This post is 1 of 3 in my Simplify The Gifts Mini-Series
If you’ve decided to “go simple” in gift giving this year, it’s good to have a game plan on how to do that. Laying out a plan makes all the difference in follow-through. Here are some tips to get you started:
We need a realistic expectation of gifts.
We want to please our children. But we’ve got to be honest with them. Let your kids know what to expect for gifts this year. Don’t feel guilty about “ruining the surprise”; you are doing them a favor. When we expect very specific things and when life doesn’t meet our expectations, we have to work through heavy emotions. If you can give your kids a realistic view of what they can expect for gifts (and stick with it!) — while I can’t guarantee contentment during the gift exchange — it should curb the major disappointments when they don’t get all they imagined. Why won’t they get all they imagine? Because this year we are giving less.
Gifts are such a sensitive topic. There are so many unspoken rules about gifting:
But these rules are self-imposed. If we are overwhelmed by all the shopping, wrapping, and gift exchanging that we expect of ourselves, isn’t it safe to assume that other people feel the same way? Let’s give ourselves permission to end excess.
Most people purchase gifts and it can be the most stressful and time-consuming aspect of the holiday. So, let’s start by organizing a gift list. Click here to get your gift list PDF
Set a budget.
Having a set amount of money to spend on your holiday celebration will relieve stress by providing realistic expectations for what you can afford to spend.
You may need to adjust your allocations. Setting boundaries for yourself while planning how to best use your dollars will help avoid being caught off guard when you get your bank or credit card statement. It’s absolutely no fun to spend money over the holidays while dreading the bills you know are coming in January.
After you set your budget, call a family meeting to discuss how many gifts you want to exchange within your immediate family. The number is up to you. Our family has decided to give one high-quality item per person. But each family is going to be different, and that is okay. The important thing is for everyone to have the same expectations of the gift exchange.
If your family is in the habit of giving large quantities of gifts, you may choose to make the change gradually, perhaps giving five gifts per person instead of the typical 20, and then reevaluate before the following year. Another possibility is to discuss your gift budget with the kids and say, “We normally spend X amount of money per child. This year, instead of giving a bunch of gifts, I want you to think about what you would really enjoy for that dollar amount.”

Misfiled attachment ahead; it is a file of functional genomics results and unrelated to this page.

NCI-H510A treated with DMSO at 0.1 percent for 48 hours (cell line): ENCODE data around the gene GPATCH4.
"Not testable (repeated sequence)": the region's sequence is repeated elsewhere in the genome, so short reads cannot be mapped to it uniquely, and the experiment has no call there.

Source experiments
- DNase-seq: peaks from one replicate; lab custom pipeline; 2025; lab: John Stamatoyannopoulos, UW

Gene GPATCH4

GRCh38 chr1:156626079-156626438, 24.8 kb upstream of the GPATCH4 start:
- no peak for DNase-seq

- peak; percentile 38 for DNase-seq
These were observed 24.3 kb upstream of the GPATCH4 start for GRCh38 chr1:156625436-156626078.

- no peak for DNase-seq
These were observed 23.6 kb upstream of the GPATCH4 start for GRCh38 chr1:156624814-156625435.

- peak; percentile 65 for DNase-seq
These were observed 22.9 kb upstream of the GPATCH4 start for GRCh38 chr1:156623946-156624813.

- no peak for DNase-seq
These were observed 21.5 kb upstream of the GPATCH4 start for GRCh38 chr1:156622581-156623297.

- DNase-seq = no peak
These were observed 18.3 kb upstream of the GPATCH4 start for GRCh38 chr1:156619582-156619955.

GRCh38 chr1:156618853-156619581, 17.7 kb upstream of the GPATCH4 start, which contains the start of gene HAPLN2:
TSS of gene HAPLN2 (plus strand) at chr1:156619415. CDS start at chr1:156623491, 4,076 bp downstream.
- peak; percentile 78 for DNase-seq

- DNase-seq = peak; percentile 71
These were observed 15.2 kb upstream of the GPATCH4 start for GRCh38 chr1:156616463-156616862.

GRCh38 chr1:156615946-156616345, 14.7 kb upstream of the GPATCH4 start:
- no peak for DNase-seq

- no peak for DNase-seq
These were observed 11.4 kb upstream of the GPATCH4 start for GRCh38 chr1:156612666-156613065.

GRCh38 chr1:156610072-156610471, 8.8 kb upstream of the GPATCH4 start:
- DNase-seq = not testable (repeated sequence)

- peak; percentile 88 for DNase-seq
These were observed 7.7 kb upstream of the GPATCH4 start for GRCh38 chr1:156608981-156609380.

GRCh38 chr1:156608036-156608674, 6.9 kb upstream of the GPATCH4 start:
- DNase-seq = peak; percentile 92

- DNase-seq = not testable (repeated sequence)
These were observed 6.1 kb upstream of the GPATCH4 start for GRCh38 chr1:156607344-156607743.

Some families may even decide to take trips instead of having gift exchanges.
So depending on your budget, you can say, “This year instead of exchanging gifts, how about we do a five-day vacation in Hawaii?” Who would say no to that?!
How you decide to simplify the gift process is up to you and your family. I do encourage you to talk with the kids (unless they’re too young to really understand) and have them participate in the decision. It’s easier for kids to accept something if they are the ones who decided to do it. Just like adults, they rankle at mandates but are comfortable participating in boundaries of their own making.
As parents, our attitude about simplifying the holidays is key.
Kids take their cues from us, so if we feel guilty or uncertain about change, don’t be surprised if the children push in just the right way to amplify those feelings. When you sit down with your children and talk about what they can expect in gifts this holiday season, talk about your “why” behind simplifying the holidays. Bring them into the conversation and decision, like we talked about, and be firm that they may not hint, manipulate, or give guilt trips if they’re feelings change.
Be very frank with your children about the way they are communicating. You are laying the foundation of good communication skills that they will use the rest of their lives. If they are hinting or trying to guilt, say, “By the way you phrased that, you are trying to make me feel guilty about this and that is not acceptable.” Be open to discussion, but don’t allow people to emotionally manipulate you.
Hi there! I’m the Joyful Space Specialist. it’s my desire to help others create a joyful space of their own and enjoy their time spent at home.
Thank you! I’ve always been thrifty when it comes to the holidays but this just confirms I’m on the right track. I pass along your emails to my daughter that is always emotionally manipulated by her two sets of in laws to buy and give to them. Thank you for the written support you give to us all! The holidays should be full of fun not stress!
Our family gift giving is fairly simple. We sent a limit of $20.00, and each person
decides on a theme. The theme helps you to focus and you really only have to